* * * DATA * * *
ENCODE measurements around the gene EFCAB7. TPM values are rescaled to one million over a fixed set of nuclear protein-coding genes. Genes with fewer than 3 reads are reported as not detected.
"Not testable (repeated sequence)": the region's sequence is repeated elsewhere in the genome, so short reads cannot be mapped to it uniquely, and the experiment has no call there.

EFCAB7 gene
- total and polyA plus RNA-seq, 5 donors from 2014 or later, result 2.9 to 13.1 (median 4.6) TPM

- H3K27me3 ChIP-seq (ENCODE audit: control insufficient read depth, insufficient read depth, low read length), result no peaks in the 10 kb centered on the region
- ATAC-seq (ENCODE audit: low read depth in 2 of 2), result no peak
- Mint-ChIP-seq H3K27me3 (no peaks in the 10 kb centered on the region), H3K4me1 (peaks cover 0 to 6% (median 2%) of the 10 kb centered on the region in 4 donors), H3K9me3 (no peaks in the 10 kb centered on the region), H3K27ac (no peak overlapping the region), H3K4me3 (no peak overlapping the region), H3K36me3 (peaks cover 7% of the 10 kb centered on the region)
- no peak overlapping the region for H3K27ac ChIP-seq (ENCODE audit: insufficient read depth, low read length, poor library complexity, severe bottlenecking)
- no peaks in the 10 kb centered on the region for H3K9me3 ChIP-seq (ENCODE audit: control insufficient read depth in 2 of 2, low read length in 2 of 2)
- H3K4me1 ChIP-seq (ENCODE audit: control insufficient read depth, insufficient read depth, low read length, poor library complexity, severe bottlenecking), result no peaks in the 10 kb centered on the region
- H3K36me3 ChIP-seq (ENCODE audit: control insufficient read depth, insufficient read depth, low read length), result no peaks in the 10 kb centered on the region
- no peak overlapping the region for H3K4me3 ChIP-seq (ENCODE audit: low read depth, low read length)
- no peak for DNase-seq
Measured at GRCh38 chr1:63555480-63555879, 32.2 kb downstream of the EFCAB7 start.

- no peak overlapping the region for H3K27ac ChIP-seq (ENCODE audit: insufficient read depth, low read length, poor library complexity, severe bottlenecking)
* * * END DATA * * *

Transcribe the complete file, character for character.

ENCODE measurements around the gene EFCAB7. TPM values are rescaled to one million over a fixed set of nuclear protein-coding genes. Genes with fewer than 3 reads are reported as not detected.
"Not testable (repeated sequence)": the region's sequence is repeated elsewhere in the genome, so short reads cannot be mapped to it uniquely, and the experiment has no call there.

EFCAB7 gene
- total and polyA plus RNA-seq, 5 donors from 2014 or later, result 2.9 to 13.1 (median 4.6) TPM

- H3K27me3 ChIP-seq (ENCODE audit: control insufficient read depth, insufficient read depth, low read length), result no peaks in the 10 kb centered on the region
- ATAC-seq (ENCODE audit: low read depth in 2 of 2), result no peak
- Mint-ChIP-seq H3K27me3 (no peaks in the 10 kb centered on the region), H3K4me1 (peaks cover 0 to 6% (median 2%) of the 10 kb centered on the region in 4 donors), H3K9me3 (no peaks in the 10 kb centered on the region), H3K27ac (no peak overlapping the region), H3K4me3 (no peak overlapping the region), H3K36me3 (peaks cover 7% of the 10 kb centered on the region)
- no peak overlapping the region for H3K27ac ChIP-seq (ENCODE audit: insufficient read depth, low read length, poor library complexity, severe bottlenecking)
- no peaks in the 10 kb centered on the region for H3K9me3 ChIP-seq (ENCODE audit: control insufficient read depth in 2 of 2, low read length in 2 of 2)
- H3K4me1 ChIP-seq (ENCODE audit: control insufficient read depth, insufficient read depth, low read length, poor library complexity, severe bottlenecking), result no peaks in the 10 kb centered on the region
- H3K36me3 ChIP-seq (ENCODE audit: control insufficient read depth, insufficient read depth, low read length), result no peaks in the 10 kb centered on the region
- no peak overlapping the region for H3K4me3 ChIP-seq (ENCODE audit: low read depth, low read length)
- no peak for DNase-seq
Measured at GRCh38 chr1:63555480-63555879, 32.2 kb downstream of the EFCAB7 start.

- no peak overlapping the region for H3K27ac ChIP-seq (ENCODE audit: insufficient read depth, low read length, poor library complexity, severe bottlenecking)